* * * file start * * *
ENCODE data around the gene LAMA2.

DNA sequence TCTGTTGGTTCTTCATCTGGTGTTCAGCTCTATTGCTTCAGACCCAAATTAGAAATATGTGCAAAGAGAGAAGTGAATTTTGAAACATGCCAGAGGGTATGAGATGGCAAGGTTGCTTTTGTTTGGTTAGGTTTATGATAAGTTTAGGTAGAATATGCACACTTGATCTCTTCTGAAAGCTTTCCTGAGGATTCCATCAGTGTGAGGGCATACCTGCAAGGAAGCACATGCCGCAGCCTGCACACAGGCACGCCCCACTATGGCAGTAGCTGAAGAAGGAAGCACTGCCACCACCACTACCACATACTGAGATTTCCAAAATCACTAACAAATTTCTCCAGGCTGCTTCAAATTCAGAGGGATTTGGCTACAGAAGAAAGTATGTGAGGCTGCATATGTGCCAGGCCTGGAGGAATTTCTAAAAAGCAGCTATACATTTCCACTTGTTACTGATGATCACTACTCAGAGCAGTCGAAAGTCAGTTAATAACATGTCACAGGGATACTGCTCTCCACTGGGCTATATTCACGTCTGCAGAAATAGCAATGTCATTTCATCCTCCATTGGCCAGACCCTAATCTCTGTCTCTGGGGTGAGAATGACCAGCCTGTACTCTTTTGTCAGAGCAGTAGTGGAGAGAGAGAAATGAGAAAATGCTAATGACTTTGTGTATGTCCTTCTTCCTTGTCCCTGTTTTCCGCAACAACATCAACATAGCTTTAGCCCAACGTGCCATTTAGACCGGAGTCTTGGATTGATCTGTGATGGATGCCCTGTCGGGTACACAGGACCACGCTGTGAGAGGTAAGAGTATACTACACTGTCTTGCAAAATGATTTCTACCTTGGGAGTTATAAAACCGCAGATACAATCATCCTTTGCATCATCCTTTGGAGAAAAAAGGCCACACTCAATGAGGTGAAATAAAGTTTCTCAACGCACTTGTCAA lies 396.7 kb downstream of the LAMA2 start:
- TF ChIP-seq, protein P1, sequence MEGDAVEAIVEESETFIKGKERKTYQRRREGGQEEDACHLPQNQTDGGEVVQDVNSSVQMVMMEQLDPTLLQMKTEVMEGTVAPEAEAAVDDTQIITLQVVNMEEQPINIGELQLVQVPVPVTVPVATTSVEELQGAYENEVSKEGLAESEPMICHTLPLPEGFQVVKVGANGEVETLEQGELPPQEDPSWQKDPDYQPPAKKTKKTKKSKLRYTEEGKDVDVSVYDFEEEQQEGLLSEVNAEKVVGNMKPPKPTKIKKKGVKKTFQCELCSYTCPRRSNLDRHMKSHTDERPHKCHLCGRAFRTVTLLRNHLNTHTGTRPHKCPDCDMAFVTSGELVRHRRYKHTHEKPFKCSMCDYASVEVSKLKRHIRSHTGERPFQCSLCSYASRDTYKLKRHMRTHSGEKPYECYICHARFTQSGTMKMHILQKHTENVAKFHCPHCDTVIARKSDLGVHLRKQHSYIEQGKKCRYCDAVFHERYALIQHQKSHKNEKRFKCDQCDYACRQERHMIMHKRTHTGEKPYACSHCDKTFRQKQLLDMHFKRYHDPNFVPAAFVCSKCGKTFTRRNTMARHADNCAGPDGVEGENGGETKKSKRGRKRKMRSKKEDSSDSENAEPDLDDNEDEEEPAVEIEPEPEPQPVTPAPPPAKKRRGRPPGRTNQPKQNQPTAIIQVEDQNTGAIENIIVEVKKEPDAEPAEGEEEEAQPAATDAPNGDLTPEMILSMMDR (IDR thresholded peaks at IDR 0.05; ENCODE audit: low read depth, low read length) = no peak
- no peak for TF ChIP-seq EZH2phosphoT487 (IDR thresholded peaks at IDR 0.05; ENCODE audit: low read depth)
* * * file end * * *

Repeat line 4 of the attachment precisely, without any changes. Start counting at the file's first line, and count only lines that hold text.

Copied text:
- no peak for TF ChIP-seq EZH2phosphoT487 (IDR thresholded peaks at IDR 0.05; ENCODE audit: low read depth)